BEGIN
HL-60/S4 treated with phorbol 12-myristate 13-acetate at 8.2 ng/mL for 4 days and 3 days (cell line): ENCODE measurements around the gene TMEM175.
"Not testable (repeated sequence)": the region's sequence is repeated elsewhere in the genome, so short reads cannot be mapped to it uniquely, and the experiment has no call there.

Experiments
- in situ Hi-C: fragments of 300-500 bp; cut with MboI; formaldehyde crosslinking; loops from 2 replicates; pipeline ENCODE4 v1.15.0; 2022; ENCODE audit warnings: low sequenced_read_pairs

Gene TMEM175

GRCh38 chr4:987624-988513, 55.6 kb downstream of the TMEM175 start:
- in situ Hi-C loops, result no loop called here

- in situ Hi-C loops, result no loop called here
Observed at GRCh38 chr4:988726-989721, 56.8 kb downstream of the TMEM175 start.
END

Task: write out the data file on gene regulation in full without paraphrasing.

HL-60/S4 treated with phorbol 12-myristate 13-acetate at 8.2 ng/mL for 4 days and 3 days (cell line): ENCODE measurements around the gene TMEM175.
"Not testable (repeated sequence)": the region's sequence is repeated elsewhere in the genome, so short reads cannot be mapped to it uniquely, and the experiment has no call there.

Experiments
- in situ Hi-C: fragments of 300-500 bp; cut with MboI; formaldehyde crosslinking; loops from 2 replicates; pipeline ENCODE4 v1.15.0; 2022; ENCODE audit warnings: low sequenced_read_pairs

Gene TMEM175

GRCh38 chr4:987624-988513, 55.6 kb downstream of the TMEM175 start:
- in situ Hi-C loops, result no loop called here

- in situ Hi-C loops, result no loop called here
Observed at GRCh38 chr4:988726-989721, 56.8 kb downstream of the TMEM175 start.